E-Voting News and Analysis, from the Experts

Monday November 01, 2004

Designing for DoS in Elections

Filed under: — Joseph Lorenzo Hall @ 5:53 pm UTC

Along with all the benefits of using networked technology in election administration and politics, come all the bugaboos.

Specifically, we’ve seen intentional and unintentional denial-of-service (DoS). At the time of this writing, the wonderful mypollingplace.com has been brought to its knees by the heightened attention of voters trying to find their polling place (no word on the possibility that this is malicious). We’ve also seen DoS problems in Georgia, , Tennessee, Florida and Texas with the failure of electronic “poll books” in polling places connected with central registration databases. (Note: Here is a complete list of poll-book problems courtesy of VotersUnite! and their database of problems reported in the news for this election.)

In fact, the gracious Rob Malda allowed the VVF/EFF folks to plant a story on Slashdot in order to test the resiliency of a few critical web services and contingency plans that will be used by the massive Election Protection Coalition in tomorrow’s election. You might think that all of this is a tad paranoid, but there’s current litigation in New Hampshire involving a plot in the November 2002 election where one partisan group hired a telemarketing firm to keep the voter protection hotline of another group busy for most of E-Day.


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  1. Interesting. If this had been noted publicly before, I’m sure more people could have come up with info and resources to avoid it…

    (in particular, round-robin DNS records with a set of reverse WWW proxies are good to avoid static-site DDOSes, but take a while to get enough proxies set up.)

    Comment by Justin Mason — Monday November 01, 2004 @ 7:15 pm UTC

  2. I was requested to elaborate a little on the previous comment, so here goes!

    Basically, a common DDoS attack scenario is for the attacker to use hundreds or thousands of machines to connect to a website, request an URL, wait for the response to start, receive some (or all) of the response data and disconnect. (This is the general DDoS attack covering most of the recent attacks I’ve heard of.) In this case, a good way to avoid it is to reduce the amount of requests processed by the server. One approach is to set up “reverse proxies".

    In other words, the DNS record for www.example.com doesn’t list the “real” server; instead it lists the address of a reverse proxy, which is configured to look like a normal web server, but when a request is received, it should reply with data from its cache where possible, and to query the “real” host’s address only if that data is not already cached (or if the cached data is too old and has expired). It’s configured in advance to know what the “real” host’s address is. The Squid HTTP proxy, and similar commercial products, are capable of this.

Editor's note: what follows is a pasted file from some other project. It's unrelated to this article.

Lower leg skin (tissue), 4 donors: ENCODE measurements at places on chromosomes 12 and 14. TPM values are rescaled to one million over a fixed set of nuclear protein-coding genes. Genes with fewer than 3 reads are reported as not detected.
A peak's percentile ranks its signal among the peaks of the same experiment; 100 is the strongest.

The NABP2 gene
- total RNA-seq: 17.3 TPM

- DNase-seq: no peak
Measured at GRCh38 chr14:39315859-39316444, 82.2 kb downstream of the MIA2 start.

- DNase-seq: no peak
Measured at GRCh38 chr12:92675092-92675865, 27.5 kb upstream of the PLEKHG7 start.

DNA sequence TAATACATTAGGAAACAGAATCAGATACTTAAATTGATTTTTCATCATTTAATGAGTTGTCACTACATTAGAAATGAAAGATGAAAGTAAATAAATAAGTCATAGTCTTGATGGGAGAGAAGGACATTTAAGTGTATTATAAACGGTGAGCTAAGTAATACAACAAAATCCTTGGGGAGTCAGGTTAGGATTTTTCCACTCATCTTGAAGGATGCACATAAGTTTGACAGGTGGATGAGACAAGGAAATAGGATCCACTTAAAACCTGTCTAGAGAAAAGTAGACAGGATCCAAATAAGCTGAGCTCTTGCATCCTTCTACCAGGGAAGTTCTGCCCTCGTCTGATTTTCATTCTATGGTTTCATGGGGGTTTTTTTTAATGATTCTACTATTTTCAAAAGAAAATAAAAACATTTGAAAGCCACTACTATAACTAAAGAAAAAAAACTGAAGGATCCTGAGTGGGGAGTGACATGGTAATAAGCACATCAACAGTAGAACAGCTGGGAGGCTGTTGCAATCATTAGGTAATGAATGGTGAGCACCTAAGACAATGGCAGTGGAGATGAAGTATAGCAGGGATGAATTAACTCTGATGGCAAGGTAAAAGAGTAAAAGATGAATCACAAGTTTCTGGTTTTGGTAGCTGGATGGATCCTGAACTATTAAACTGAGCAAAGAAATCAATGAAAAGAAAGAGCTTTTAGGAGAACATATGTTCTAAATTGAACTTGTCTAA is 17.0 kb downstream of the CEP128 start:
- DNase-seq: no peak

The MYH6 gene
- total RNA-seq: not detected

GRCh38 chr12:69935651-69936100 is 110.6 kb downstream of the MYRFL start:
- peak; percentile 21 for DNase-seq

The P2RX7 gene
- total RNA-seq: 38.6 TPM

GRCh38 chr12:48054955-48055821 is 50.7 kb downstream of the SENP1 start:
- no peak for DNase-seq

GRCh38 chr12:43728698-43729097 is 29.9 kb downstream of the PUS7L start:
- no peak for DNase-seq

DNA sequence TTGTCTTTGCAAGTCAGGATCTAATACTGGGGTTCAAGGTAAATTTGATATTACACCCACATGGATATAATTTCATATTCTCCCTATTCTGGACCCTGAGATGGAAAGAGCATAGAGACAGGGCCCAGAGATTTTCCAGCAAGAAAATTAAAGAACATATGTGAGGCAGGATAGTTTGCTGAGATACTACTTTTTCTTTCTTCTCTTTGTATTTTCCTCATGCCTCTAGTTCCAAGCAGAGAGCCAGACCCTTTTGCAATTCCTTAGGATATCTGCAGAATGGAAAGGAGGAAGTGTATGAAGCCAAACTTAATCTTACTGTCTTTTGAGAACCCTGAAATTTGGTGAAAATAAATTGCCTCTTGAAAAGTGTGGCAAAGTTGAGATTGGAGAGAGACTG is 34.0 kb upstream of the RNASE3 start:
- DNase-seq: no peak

It can be made more resilient by setting up multiple reverse proxies, each set up to contact the single back-end server. The DNS A record for www.example.com would then use DNS round-robin load balancing or similar to list all of the multiple reverse proxies, and thereby spread the load from an attack between the proxies.

    This approach works well for static data like a site’s front page; however, more complex sites use dynamic data fetched from a database in response to specific personalised user data to generate the pages, and putting a reverse proxy in front of those won’t work too well – since each user will need different personalised data. For that data to be personalised, the request really needs to hit the back-end “real” server. I don’t know of a generalised solution to that one ;)

    The difficulty, time-wise, with setting up reverse proxies is that you want multiple reverse proxies, on separate networks. (this avoids the problem where an attacker can still attack a single bottleneck – the upstream connection.) But getting multiple machines configured on multiple networks takes time – and often, requires volunteer help, which needs social coordination in advance.

    In addition, it takes time for DNS changes to propagate through the DNS infrastructure, so getting the DNS A record for www.example.com to change to list all those proxies won’t happen immediately either. (however the time taken for this one is typically on the order of a few hours.)

    Comment by Justin Mason — Monday November 01, 2004 @ 7:44 pm UTC

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